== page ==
Federal Appeals Court Overrules FCC on Indecency

The U.S. Court of Appeals for the Second District overturned the Federal Communications Commission's ruling that several broadcasts, including the Billboard Music Awards in 2002 and 2003, were indecent. Specifically, it ruled that the FCC policy on "fleeting expletives" was arbitrary and randomly enforced. It sent the rule back to the commission for its consideration.

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The Federal Communications Commission is studying its options after yesterday's surprising defeat in an indecency case. It (unintelligible) about what the FCC calls fleeting expletives, accidental exclamations or a deliberate vulgarities that occur during live broadcasts. A Federal Court called the FCCs policy arbitrary and capricious.

NPR's Neda Ulaby reports.

NEDA ULABY: At the Billboard Music Awards four years ago, Paris Hilton and Nicole Richie walked on stage in a dress at TV audience of about 10 million.

(Soundbite of Billboard Music Awards)

Ms. PARIS HILTON (Actress): That's caller number. This is a live show. Watch the bad language.

Ms. NICOLE RICHIE (Actress): Okay. God.

ULABY: Richie proceeded to curse her way into Indecency Regulation history.

(Soundbite of Billboard Music Awards)

Ms. RICHIE: Have you ever tried to get caught (Bleep) out of a Prada purse? It's not so (Bleep) simple.

(Soundbite of laughter)

ULABY: The unbleep version that aired landed the FOX TV Network in hot water with the Federal Communications Commission. Along with other broadcast networks, FOX appealed to FCCs ruling that the broadcast was indecent. Yesterday, FOX won.

Mr. REED HUNDT (Former Chairman, Federal Communications Commission): The Court of Appeals has basically ruled that FOX can change the O in its name to U.

ULABY: And Reed Hundt does not find that very funny. He's a former FCC chairman, who believes adamantly that the three-judge panel of the Second Circuit Court made a mistake.

Mr. HUNDT: Very well established precedent makes crystal clear that broadcasters operate in the public interests. They use the public airwaves. They are not newspapers. They cannot have unrestrained rights to print anything they want. And a couple of judges in the Second Circuit need a little remedial education in the basic law here.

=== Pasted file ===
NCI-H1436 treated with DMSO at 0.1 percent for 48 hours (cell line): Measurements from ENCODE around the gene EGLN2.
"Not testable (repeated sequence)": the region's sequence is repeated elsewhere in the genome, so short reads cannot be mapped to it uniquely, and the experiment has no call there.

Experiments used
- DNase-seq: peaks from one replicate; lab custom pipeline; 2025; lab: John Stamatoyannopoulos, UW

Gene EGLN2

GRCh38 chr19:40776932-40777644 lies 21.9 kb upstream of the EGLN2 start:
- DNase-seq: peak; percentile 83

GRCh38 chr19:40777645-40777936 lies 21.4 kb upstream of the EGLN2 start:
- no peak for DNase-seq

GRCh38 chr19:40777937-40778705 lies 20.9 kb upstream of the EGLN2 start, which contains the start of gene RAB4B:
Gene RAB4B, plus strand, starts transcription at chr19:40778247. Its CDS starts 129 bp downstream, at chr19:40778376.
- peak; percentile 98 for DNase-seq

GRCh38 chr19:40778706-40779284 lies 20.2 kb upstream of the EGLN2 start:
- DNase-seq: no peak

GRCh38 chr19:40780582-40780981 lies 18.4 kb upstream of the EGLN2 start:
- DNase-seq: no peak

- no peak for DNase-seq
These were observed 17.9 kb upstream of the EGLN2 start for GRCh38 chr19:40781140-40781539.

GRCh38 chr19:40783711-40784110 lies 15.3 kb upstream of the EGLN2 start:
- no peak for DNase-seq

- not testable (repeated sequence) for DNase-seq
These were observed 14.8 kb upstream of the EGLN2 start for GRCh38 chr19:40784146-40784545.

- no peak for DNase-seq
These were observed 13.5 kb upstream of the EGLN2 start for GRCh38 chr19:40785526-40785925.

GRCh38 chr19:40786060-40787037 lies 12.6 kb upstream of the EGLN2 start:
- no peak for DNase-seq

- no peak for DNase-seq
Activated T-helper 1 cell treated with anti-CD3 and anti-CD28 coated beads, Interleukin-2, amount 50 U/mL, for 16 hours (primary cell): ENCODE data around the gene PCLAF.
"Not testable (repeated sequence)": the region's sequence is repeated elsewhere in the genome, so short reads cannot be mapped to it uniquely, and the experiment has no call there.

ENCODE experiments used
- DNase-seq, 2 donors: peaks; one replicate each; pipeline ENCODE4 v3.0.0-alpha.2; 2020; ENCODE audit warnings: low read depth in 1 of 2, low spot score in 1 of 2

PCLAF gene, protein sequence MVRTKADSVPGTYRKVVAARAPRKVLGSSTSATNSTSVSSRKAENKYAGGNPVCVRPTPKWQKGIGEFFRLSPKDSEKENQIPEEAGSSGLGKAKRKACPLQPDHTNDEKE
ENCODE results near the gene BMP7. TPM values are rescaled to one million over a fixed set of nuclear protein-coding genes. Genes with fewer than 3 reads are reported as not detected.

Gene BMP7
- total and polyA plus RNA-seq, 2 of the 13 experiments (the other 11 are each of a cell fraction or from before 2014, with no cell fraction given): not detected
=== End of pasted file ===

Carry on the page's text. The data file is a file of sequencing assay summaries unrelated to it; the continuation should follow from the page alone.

ULABY: The basic law dates back to 1975, and the commission's narrow ruling on a famous monologue about seven dirty words. Fast forward almost 30 years to live broadcast like Bono's acceptance speech at the Golden Globe and Janet Jackson's Super Bowl stunt.

Andrew Schwartzman of the Media Access Project says the political climate was ripe for a backlash. His group filed a brief on behalf of FOX.

Mr. ANDREW JAY SCHWARTZMAN (President and CEO, Media Access Project): There's a broad feeling among many members of Congress that standards in broadcasting are going down. The members of the FCC are also socially conservative and share that view.

ULABY: The FCC expanded its definition of indecency and profane language to include fleeting expletives. Penny Nance is a policy adviser to the current FCC chairman. She says commission staffers are discouraged by yesterday's ruling.

Ms. PENNY NANCE (Policy Adviser, FCC Chairman Kevin Martin): It does curtail our ability to exercise our authority, and so we will be looking at what our options are.

ULABY: Those options include appealing to the full Second Circuit or taking the case to the Supreme Court. There's a third option, the FCC was asked by the Second Circuit Court judges to better explain it's revision of the indecency rules. But the core added in its conclusion that it doubts the commission can do that adequately based on existing law.

Neda Ulaby, NPR News.

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